A genotyping analysis was performed (Table 3) that included 4 UGT variants: the UGT1A1*28 promoter polymorphism associated with Gilbert's disease, a previously described promoter variant of the UGT1A7 gene (−57 T>G) associated with changes in irinotecan metabolism,13 coding variants at amino acid position 129/131 of the first exon of UGT1A7,22 as well as a recently detected single-nucleotide polymorphism in the promoter of the UGT1A3 gene (−66 UGT1A3)34 (Fig. 1A).
Several studies have demonstrated that the allelic frequency of UGT1A1*28 in Europeans is approximately 0.4, with homozygosity amounting to approximately 10%.2 HIV-infected patients had a higher allelic frequency of 0.43, which was not significantly different from blood donors (0.34). Homozygotes were more prevalent in this group (22%) (Fig. 1B–C). To address the issue of sex differences, 52 (39 men, 13 women) healthy blood donors were genotyped. Males showed wild-type, heterozygosity, and homozygosity in 41%, 46%, and 13%; females in 46%, 46%, and 8%, respectively, which did not exhibit significant sex differences. Male ATV-treated patients showed wild-type, heterozygosity, and homozygosity in 39%, 39%, and 22%, and women in 33%, 50%, and 17%, respectively, also not demonstrating sex differences. The high rate of homozygous carriers of UGT1A1*28 in the ATV-treated group is therefore not likely to result from a sex bias.
UGT1A7N129K/R131K and UGT1A7 –57 T>G.
Genetic analyses of UGT1A7 gene variants have demonstrated that −57 T>G and an SNP at position 208 (W208R) are always simultaneously present (linkage dysequilibrium),22 which is not observed with N129K/R131K and −57 T>G.13 Although UGT1A7N129K/R131K has a high allelic frequency of 0.62, −57 T>G is present in 0.39.13 In blood donors UGT1A7 −57 T>G and UGT1A7 N129K/R131K were detected at rates in agreement with previously published data. In contrast, ATV-treated HIV patients had significantly higher allelic frequencies of both variants (0.48 and 0.7) as well as higher rates of homozygotes.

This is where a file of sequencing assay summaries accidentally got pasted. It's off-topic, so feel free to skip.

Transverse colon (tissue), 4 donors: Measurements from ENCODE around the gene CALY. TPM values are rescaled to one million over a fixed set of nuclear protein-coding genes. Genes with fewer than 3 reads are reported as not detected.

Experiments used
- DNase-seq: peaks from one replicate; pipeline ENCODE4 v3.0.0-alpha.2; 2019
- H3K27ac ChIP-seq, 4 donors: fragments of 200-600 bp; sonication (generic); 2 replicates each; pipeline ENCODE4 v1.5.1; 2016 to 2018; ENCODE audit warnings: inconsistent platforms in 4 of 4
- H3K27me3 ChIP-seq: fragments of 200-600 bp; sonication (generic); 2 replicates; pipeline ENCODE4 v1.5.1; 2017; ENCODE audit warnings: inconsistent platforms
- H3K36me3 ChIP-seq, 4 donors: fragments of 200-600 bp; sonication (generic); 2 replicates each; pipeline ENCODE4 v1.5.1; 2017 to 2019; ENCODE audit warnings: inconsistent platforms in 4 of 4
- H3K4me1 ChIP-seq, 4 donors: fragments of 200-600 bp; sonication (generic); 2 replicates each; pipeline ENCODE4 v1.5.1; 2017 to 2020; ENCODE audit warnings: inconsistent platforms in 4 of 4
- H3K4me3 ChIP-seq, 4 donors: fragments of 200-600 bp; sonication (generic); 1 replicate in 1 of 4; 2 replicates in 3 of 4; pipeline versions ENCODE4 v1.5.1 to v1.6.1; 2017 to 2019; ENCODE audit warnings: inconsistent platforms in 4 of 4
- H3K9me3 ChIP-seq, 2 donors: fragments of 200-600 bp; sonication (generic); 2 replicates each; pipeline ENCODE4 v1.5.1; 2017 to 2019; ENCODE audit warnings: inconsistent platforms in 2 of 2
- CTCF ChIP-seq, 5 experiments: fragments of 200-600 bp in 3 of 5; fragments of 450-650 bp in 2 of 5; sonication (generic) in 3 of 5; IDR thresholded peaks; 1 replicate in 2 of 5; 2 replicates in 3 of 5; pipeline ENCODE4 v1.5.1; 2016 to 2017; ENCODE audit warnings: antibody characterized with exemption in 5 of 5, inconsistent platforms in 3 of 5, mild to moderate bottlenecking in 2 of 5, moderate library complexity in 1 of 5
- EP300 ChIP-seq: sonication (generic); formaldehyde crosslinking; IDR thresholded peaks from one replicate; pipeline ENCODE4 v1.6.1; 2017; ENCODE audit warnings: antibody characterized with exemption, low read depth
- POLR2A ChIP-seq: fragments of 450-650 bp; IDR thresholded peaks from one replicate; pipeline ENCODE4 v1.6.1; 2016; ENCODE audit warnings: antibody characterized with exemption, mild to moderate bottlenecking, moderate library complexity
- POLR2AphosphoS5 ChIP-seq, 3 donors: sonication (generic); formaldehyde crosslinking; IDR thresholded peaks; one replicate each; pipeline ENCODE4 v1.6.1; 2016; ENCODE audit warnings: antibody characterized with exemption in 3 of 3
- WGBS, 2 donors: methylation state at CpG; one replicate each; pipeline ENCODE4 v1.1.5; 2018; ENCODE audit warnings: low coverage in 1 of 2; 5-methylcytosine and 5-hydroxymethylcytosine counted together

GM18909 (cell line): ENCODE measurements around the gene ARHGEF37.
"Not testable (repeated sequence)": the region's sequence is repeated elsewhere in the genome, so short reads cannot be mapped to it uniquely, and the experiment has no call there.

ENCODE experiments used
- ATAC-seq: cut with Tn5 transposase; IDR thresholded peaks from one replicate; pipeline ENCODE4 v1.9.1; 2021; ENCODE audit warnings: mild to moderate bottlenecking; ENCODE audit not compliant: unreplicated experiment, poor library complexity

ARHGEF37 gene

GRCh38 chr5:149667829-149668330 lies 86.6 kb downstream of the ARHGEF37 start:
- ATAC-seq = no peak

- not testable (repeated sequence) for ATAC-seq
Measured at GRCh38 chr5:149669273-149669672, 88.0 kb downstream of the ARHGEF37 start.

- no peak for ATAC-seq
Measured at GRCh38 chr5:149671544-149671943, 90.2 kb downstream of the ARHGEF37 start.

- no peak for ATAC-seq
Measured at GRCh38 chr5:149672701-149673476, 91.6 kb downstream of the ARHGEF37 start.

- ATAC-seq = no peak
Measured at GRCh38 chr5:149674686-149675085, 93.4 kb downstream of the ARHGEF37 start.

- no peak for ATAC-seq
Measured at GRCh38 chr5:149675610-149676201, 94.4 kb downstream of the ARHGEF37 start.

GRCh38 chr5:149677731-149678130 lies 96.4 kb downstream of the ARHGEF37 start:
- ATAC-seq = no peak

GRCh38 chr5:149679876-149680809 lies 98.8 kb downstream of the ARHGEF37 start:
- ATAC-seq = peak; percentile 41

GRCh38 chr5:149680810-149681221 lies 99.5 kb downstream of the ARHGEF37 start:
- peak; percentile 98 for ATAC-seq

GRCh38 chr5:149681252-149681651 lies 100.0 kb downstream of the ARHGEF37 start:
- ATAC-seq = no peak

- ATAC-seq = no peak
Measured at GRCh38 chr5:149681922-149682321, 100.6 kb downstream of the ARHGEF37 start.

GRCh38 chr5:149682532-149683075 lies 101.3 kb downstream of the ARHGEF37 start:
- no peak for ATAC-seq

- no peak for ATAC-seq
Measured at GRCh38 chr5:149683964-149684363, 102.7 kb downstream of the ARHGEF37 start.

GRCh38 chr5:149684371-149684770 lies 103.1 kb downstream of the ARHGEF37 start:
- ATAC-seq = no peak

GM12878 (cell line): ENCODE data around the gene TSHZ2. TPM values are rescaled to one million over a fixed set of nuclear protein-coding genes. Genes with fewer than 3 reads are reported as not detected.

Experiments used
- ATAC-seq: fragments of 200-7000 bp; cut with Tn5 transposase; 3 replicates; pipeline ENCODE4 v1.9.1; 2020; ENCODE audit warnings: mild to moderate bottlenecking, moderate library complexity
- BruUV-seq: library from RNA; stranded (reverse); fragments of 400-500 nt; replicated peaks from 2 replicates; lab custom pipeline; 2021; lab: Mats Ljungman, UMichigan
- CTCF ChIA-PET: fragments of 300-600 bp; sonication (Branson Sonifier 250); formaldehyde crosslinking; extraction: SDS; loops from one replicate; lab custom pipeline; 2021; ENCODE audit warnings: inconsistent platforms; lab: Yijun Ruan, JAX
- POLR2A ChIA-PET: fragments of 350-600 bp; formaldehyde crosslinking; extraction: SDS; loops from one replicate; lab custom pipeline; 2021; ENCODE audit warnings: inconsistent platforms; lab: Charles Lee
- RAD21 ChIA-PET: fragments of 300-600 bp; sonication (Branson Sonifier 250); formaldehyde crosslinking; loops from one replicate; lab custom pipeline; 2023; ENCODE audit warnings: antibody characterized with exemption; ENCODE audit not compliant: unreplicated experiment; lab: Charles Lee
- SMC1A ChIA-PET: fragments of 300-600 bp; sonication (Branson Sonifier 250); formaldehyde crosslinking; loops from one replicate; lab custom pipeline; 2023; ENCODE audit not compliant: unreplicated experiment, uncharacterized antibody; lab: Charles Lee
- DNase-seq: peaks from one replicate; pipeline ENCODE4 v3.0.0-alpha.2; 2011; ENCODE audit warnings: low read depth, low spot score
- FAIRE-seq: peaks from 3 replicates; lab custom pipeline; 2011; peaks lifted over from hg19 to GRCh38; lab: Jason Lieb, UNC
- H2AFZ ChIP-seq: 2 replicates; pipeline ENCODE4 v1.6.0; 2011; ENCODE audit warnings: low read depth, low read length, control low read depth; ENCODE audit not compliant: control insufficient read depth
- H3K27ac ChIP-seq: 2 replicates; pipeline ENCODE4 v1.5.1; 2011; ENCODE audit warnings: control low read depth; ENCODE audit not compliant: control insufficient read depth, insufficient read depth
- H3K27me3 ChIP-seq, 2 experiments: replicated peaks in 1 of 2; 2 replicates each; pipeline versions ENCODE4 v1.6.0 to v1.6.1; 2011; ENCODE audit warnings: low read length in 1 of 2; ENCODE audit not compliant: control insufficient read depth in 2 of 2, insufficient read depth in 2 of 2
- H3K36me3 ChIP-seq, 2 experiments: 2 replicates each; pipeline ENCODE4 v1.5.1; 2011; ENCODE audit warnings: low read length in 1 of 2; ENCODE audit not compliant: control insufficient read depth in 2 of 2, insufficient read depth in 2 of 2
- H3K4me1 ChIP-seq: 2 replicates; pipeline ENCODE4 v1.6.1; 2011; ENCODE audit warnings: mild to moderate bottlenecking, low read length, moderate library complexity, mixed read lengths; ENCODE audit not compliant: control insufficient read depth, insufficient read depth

The UGT1A3 −66T>C variant was significantly more frequent in the patient group (0.58) compared with blood donors (0.45). Individuals homozygous for UGT1A3 −66C were more prevalent in the treatment group.
These data indicate that polymorphisms of UGT1A1 but also of UGT1A3 and UGT1A7 are more frequent in ATV-treated HIV patients (Fig. 1B–C).
UGT Variants Are Associated With Hyperbilirubinemia of Atazanavir-Treated Patients
Stratification of ATV-treated patients according to the grade of hyperbilirubinemia demonstrated that the frequency of UGT variants among patients with grade 3 and 4 hyperbilirubinemia was higher than in patients showing only grade 0 to 2 (Table 3). Most strikingly, all six patients with grade 4 hyperbilirubinemia were homozygous not only for the UGT1A1*28 variant of Gilbert's disease but also for the other three tested genetic markers. Patients with normal to moderate hyperbilirubinemia were found not to differ significantly from the allelic frequencies observed in healthy blood donors. In contrast, patients displaying the hyperbilirubinemic phenotype were distinguishable by a high frequency of UGT polymorphisms. Stratification identified the presence of four different UGT variants as risk factors for ATV-associated hyperbilirubinemia.